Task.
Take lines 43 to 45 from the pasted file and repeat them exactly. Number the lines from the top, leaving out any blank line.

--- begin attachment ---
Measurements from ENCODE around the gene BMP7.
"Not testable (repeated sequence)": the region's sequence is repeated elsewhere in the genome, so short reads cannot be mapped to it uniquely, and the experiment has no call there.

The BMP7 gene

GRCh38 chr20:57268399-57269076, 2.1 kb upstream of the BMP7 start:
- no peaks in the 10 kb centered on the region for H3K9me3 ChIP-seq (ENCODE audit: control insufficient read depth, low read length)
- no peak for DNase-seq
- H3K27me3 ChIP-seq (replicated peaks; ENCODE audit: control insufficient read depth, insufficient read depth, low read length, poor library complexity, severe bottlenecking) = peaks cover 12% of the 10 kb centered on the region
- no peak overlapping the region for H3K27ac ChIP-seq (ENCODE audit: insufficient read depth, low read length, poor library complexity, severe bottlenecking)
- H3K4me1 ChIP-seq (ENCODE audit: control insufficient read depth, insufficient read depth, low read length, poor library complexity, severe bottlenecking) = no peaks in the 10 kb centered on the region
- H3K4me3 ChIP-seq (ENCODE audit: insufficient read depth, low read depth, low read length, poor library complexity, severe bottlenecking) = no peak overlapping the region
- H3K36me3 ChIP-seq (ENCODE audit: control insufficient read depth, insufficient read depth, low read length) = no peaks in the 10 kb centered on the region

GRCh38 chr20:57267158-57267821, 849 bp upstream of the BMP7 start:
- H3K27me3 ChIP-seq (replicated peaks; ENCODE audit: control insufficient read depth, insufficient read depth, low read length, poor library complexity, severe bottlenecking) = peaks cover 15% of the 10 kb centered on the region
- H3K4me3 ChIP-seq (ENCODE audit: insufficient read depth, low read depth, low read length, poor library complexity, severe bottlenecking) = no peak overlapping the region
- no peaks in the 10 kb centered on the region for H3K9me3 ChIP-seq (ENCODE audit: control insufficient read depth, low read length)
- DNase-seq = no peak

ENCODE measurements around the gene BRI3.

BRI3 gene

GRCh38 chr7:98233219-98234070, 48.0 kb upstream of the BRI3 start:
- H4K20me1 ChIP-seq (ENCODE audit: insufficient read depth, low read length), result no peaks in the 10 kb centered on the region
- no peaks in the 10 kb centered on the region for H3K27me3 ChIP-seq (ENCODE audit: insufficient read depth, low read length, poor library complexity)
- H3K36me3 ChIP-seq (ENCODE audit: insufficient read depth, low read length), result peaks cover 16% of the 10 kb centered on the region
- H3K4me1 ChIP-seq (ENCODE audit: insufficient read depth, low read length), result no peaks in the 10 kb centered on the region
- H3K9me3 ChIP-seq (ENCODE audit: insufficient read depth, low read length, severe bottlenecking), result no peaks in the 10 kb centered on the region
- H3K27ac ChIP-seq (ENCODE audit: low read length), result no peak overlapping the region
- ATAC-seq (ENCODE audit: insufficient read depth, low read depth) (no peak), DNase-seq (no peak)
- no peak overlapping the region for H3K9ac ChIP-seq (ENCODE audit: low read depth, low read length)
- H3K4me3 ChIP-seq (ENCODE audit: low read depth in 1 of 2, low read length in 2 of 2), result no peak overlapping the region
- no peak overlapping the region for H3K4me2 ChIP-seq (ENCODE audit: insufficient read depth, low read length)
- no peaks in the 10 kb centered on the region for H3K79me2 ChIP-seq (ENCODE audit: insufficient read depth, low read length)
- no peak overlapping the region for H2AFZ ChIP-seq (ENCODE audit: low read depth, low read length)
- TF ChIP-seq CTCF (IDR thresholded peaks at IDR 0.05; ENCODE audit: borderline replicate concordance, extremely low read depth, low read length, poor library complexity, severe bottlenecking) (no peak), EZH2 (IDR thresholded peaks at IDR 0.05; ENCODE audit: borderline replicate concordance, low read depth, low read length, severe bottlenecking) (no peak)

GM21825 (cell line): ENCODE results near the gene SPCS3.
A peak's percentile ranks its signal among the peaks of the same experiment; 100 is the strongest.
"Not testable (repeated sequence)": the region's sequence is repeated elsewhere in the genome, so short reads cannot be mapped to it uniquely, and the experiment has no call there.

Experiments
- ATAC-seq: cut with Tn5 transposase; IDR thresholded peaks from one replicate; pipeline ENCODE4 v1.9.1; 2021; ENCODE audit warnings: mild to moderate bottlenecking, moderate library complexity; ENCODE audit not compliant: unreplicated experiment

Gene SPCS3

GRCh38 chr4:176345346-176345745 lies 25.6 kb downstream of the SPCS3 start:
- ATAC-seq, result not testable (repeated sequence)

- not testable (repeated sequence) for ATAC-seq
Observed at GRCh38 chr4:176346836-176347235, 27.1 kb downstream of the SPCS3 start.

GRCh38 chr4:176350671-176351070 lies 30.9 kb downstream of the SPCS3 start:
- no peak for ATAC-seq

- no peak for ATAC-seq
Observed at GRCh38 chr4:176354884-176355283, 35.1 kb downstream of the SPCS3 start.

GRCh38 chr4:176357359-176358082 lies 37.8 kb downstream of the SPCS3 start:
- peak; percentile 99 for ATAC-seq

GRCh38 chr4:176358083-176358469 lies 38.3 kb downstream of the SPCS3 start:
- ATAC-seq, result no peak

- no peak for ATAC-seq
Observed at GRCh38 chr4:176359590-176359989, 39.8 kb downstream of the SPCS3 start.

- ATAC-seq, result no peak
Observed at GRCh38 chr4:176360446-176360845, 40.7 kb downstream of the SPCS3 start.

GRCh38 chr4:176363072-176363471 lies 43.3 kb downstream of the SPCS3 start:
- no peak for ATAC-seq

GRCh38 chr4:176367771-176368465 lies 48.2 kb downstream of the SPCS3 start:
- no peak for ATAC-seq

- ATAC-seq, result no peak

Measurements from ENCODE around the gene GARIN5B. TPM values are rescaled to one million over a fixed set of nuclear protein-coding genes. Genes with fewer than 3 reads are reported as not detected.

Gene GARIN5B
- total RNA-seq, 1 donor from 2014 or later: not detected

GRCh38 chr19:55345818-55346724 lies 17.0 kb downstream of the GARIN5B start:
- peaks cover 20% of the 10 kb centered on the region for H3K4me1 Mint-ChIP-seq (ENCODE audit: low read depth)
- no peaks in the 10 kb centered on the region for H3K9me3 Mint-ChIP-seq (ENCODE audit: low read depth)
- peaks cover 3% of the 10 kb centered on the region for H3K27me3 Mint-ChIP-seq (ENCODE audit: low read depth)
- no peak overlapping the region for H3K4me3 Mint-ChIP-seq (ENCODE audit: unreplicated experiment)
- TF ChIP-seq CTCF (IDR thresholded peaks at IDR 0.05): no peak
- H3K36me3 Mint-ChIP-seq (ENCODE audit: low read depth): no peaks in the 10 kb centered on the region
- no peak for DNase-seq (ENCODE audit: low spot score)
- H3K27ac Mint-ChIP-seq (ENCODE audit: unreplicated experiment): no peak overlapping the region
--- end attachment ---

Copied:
GRCh38 chr4:176350671-176351070 lies 30.9 kb downstream of the SPCS3 start:
- no peak for ATAC-seq

- no peak for ATAC-seq